Altruism (T1).

The altruism (versus antagonism) subscale of the 100-item version of the HEXACO Personality Inventory-Revised was used, which consists of four questions scored on a five-point scale (1: ‘strongly disagree’; 5: ‘strongly agree’) [49]. Two questions were reverse coded and then transformed; higher scores indicate higher levels of altruism (i.e., being sympathetic and kind). Dutch and French translations were available [50, 51]. Internal consistency was low, at α = .58. Previous studies have found similar low alphas of the altruism subscale while also showing high test-retest reliability and validity [49, 52]. There has been a debate on the relevance of alpha values in evaluating brief personality constructs in such cases [53, 54].

Need to belong (T2).

The need to belong was assessed using the single-item Need to Belong scale (SIN-B) [55]. It is shown that the SIN-B explains most of the reliable variance of the longer Need to Belong scale [55]. The psychometric properties of the scale are good. Participants indicated to what extent they agreed with the statement ‘I have the strong need to belong’ on a five-point scale (1: strongly disagree; 5: strongly agree). A French translation was taken from a French version of the full Need to Belong scale [56], and a Dutch translation was made by two native speakers and decided upon after a consensus meeting.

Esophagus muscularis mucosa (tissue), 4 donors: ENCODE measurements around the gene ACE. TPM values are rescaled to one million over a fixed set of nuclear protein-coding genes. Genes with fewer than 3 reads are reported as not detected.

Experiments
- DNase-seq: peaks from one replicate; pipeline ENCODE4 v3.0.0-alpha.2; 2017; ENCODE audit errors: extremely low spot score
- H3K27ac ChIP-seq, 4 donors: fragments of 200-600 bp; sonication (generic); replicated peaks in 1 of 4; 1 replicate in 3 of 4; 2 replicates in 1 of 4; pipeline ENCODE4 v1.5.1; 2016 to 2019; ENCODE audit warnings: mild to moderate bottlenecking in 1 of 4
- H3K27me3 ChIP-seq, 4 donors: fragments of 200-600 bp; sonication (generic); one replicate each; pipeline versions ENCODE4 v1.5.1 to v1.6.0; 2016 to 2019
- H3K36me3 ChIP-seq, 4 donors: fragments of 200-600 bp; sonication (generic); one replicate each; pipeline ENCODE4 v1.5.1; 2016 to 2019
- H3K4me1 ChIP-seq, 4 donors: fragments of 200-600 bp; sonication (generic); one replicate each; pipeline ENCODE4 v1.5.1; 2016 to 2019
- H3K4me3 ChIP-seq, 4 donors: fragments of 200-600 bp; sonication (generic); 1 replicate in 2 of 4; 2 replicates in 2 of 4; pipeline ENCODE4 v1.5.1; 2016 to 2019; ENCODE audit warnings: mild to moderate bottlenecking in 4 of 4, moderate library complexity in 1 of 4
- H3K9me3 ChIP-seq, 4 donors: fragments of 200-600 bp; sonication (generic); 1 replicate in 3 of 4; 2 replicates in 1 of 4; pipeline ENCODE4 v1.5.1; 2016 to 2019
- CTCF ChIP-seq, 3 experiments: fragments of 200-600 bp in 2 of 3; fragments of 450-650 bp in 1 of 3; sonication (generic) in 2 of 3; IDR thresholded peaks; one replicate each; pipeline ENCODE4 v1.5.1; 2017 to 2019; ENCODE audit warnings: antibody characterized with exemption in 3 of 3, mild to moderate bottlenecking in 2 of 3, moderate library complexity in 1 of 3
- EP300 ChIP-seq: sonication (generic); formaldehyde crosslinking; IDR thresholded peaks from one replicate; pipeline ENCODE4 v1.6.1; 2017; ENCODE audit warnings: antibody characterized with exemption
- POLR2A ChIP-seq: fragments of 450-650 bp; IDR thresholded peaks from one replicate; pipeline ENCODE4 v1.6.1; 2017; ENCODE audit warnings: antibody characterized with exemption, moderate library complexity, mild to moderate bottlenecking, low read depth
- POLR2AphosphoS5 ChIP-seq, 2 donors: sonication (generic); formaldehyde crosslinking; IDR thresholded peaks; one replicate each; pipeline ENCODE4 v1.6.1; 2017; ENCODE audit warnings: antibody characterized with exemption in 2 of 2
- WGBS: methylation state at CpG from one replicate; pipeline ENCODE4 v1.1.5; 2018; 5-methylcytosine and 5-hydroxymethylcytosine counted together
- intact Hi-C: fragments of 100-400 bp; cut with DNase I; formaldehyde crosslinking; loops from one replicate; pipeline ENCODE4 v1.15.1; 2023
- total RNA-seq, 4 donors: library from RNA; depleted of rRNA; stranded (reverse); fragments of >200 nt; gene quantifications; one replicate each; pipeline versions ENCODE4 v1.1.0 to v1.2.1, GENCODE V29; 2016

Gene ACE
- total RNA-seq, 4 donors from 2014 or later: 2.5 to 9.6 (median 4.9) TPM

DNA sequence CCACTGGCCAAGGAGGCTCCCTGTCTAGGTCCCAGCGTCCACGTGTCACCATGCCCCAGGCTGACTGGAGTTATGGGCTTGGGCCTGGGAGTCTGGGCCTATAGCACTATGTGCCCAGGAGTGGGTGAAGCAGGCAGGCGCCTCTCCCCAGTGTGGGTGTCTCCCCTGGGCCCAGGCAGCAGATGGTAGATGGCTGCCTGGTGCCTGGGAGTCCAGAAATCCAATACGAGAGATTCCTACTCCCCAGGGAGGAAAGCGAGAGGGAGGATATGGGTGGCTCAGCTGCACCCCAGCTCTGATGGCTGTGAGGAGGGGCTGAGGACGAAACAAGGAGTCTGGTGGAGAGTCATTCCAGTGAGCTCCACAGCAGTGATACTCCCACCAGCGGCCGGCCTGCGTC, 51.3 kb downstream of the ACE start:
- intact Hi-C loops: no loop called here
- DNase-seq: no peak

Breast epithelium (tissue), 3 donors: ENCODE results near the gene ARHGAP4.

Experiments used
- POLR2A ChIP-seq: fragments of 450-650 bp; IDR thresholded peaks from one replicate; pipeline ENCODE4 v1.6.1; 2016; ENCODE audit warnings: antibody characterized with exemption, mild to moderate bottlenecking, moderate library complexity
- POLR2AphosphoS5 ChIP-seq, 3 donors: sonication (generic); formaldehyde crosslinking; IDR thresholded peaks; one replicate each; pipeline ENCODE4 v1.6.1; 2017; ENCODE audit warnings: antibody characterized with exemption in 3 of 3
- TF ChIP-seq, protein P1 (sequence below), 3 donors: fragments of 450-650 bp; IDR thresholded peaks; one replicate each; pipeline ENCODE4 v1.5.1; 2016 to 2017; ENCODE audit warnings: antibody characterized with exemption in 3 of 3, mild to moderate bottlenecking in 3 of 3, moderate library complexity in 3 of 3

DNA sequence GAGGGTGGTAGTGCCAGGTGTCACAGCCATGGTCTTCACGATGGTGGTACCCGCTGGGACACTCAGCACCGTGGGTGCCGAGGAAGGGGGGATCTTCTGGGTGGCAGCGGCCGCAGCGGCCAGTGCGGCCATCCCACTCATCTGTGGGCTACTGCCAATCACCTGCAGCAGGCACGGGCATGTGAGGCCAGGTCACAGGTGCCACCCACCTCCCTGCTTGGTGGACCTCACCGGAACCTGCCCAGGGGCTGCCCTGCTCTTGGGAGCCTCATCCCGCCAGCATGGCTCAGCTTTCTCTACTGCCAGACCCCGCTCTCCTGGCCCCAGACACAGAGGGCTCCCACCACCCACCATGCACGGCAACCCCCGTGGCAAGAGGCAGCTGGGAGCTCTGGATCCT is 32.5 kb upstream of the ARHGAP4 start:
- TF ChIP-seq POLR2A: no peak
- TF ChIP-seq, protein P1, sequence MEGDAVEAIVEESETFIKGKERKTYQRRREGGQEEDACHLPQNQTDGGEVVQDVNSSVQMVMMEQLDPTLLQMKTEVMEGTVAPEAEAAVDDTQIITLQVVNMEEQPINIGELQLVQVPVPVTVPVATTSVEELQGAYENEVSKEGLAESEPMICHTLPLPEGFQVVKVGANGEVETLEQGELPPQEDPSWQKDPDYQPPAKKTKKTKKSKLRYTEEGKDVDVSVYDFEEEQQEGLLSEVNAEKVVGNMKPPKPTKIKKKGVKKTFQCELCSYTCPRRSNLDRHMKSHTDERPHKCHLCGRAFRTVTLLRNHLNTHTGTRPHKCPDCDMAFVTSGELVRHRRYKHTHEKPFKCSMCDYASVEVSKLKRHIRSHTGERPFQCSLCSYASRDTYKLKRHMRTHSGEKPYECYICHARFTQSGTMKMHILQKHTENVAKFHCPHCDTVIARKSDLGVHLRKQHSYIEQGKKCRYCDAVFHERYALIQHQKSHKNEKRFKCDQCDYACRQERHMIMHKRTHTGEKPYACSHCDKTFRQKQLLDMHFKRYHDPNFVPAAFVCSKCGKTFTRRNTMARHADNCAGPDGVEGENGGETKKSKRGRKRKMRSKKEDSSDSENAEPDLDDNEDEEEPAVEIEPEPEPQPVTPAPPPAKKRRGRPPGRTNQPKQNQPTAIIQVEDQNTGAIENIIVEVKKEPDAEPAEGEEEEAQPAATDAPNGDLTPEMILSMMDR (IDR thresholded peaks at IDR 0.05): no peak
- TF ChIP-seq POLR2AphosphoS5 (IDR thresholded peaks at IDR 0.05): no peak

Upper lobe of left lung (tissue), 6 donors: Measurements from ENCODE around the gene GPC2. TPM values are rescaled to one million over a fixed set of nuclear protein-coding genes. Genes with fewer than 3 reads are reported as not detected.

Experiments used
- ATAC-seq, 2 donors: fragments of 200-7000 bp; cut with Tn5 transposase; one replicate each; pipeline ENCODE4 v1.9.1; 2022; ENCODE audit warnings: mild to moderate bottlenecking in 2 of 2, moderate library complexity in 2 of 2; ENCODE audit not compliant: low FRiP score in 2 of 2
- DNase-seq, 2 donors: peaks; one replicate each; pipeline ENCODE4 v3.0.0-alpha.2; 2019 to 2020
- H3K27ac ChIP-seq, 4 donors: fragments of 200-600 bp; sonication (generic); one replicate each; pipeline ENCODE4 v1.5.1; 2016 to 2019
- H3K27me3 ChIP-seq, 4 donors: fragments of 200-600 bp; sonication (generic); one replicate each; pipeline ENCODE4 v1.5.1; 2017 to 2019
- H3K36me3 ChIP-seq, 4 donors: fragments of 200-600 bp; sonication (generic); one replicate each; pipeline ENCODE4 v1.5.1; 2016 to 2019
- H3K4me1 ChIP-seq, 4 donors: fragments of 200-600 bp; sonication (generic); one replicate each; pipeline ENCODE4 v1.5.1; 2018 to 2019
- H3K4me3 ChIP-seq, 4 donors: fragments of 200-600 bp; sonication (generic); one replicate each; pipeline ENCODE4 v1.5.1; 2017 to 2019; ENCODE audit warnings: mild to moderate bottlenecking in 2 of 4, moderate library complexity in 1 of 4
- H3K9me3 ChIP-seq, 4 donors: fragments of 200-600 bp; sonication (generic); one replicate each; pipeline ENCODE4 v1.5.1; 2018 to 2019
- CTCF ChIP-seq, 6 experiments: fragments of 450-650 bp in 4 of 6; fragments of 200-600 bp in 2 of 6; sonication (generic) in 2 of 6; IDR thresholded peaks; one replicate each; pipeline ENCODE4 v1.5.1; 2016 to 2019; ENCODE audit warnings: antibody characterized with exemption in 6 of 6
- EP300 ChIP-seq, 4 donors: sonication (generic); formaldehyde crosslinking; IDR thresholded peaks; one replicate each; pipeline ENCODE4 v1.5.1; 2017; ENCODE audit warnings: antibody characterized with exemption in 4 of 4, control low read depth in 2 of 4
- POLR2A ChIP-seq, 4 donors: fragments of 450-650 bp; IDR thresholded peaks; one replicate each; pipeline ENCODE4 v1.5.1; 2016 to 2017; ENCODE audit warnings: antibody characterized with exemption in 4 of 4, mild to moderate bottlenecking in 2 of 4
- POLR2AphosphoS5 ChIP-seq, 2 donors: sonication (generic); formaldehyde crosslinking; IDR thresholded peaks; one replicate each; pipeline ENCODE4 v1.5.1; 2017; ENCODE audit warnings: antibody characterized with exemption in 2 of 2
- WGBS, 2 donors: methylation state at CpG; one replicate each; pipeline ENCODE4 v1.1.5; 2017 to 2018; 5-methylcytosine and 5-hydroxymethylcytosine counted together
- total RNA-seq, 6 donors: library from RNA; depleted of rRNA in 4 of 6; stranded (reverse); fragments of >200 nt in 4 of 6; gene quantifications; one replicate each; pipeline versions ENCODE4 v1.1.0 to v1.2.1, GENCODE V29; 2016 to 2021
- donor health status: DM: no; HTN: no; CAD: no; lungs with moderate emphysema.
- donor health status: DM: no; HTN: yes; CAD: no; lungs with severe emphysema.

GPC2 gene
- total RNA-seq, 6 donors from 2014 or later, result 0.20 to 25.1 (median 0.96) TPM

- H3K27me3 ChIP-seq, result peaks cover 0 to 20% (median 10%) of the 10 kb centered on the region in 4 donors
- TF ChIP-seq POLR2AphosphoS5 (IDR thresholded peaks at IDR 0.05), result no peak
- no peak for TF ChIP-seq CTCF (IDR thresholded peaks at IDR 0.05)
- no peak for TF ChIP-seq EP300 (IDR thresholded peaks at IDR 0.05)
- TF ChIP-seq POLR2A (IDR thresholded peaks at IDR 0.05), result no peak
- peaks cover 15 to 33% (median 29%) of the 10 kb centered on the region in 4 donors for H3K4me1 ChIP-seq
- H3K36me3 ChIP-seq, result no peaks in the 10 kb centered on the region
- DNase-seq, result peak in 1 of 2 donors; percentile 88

Trust in government and health authorities (T2).

Trust in government was measured using the following item: ‘In general, how much trust do you personally have in the [name country] government on a scale from 1 (no trust at all) to 10 (full trust)?’ Trust in health authorities was assessed using a similar question and scale: ‘In general, how much trust do you personally have in health authorities on a scale from 1 (no trust at all) to 10 (full trust)?’ Since the two scores were highly correlated (r = .68), we used an average of the two scores for analyses.

International student (T1).

We inferred that students who answered ‘no’ to the question ‘Have you lived in [name country] for more than 5 years? were international students, which was coded with a value of 1.

Gender (T1).

Gender was included as a dummy variable, with female (1) and male (0) as answer options.

Descriptive statistics

The means and standard deviations of all variables and correlations of all variables with vaccination intention and the 5C scale are presented in Table 1 below.

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Table 1. Range, Mean (M) and Standard Deviations (SD) of all variables and correlations of all variables with vaccination intention and the 5C scale.